I felt choice was important, especially for experienced students who already knew a lot about quadratic functions.  They did an excellent job with their choices, looking for something new to do.  Here are some results of their investigations.  Afterwards, they came together and shared the results and had a great discourse.

(1) Not to gender stereotype, but the boys were rolling things even before they finished reading the first question. The first attempt was rolling a tennis ball on about a -1/3 slope.  They got this data at right.  Barely any difference between linear and quadratic.  They were surprised by the small size of the a value. They thought it was quite interesting that this was a situation with distance as an independent variable and time as the dependent. (I thought that was cool but hadn't noticed or expected that.) They noticed that if they didn't know to get a quadratic, they probably would have stopped at linear, because r=.985 is clearly good enough.

I asked if they could slow it down at all.  So they immediately changed the slope and switched to a hot wheels car that would run truer.

 An in between occasion, before (0,0) was included.

This interesting question came up: is averaging the data and finding the regression curve any different from finding the regression curve on all the data? (For this one it turned out the same.) One teacher included (0,0) as a point, which raised the question should the other one using all the data use one (0,0) or three? Should they add (0,0) - because if there was some experimental effect it would not be in a theoretical point like that.  How can you tell from the data that the car is speeding up? How did Galileo notice that falling wasn't uniform?

Seems to me that real investigations always raise interesting questions.  Canned investigations raise many fewer.  The big question came up: how did Galileo know that rolling was essentially like falling?  While this was the most dramatic investigation, each of the others raised great questions and connections, too.

(2) Only one student looked into differences, with some consultation.  She quickly found a pattern relating the second difference to a.  But I put up the following GeoGebra sketch.  (File here, or as a webpage.)  The teacher checked her work because of the 4.5 2nd difference.  She realized it was because of the delta, and set to work finding the relationship between the 2nd difference, a, and delta. Excellent math detective work. We discussed the new applications of difference equations because of computers, and the weird connection with derivatives.  They noticed that b and c had nothing to do with the second difference, and how that made sense if the second difference detected quadratic behavior.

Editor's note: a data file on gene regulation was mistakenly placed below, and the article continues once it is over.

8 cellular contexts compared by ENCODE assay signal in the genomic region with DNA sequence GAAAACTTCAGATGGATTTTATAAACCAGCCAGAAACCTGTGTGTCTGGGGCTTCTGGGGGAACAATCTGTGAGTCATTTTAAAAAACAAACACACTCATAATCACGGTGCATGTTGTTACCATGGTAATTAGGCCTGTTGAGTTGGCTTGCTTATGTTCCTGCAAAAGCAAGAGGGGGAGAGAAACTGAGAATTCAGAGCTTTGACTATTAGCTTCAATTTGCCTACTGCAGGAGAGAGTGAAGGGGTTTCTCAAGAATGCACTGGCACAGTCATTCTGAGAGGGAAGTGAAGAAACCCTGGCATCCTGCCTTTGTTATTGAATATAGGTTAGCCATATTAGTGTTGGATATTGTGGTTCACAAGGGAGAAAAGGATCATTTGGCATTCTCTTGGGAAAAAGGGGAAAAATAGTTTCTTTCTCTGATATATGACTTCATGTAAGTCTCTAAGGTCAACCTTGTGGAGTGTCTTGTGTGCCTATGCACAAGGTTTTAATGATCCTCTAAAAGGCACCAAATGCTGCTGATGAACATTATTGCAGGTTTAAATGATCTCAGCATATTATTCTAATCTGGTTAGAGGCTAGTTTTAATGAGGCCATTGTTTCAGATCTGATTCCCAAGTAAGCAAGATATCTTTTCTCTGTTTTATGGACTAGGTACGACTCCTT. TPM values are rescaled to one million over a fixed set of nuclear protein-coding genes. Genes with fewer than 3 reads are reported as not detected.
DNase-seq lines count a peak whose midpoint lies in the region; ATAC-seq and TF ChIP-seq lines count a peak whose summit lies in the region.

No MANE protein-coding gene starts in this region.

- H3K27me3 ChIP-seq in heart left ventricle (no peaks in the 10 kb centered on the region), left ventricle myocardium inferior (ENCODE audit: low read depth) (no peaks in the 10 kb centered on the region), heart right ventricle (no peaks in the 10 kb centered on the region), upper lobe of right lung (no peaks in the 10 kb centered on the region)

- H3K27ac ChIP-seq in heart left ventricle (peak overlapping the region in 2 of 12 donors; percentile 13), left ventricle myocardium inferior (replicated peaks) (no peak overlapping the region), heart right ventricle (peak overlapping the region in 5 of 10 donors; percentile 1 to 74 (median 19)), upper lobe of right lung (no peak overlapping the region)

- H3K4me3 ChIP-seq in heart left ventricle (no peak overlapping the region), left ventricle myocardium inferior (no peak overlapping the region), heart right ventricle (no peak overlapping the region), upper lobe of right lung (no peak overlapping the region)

(3)  This was the one I thought was the least interesting, but the teachers found several cool bits.  First of all, they did it by rewriting the vertex form into the standard form, and then used the quadratic formula to get a vertex form quadratic equation.  But then they liked it well enough that they wondered why they had never seen it before.  It was noticed that the work they did identifying the standard form with the vertex form gave an equation for the x-location of the vertex for the standard form, -b/2a.

I mentioned that I would never have thought of doing it the way they did, and they started wondering what I meant.  Another teacher saw a possibility, and solved directly from the vertex form, getting another quadratic equation that was even simpler.

(4) Two groups tried this.  They captured their work in photo, so it's probably just best to show.

The teacher on the left was surprised that there was a 3-dimensional way to think about it.  The teachers on the right were surprised that there was a non-3-dimensional way to think about it.  The rightside teachers liked the idea of colorcoding from the leftside, and made an adjustment.

Left as an exercise for the blog-reader what the function rules are for these sequences.  The discussion revolved around trying to make the pattern understandable to a teacher that finds it very hard to visualize.  The unanswered question was: what would roots mean in this situation?

Our closing reflection was on what elements of the investigation allowed them to deepen understanding.  They brought up the closing discourse as well as collaboration, the manipulatives, the new questions, and trying to collect their own data.

Pretty good lessons to draw, and some quality mathematics.

Galileo Photo Credit: from Flickr, tonynetone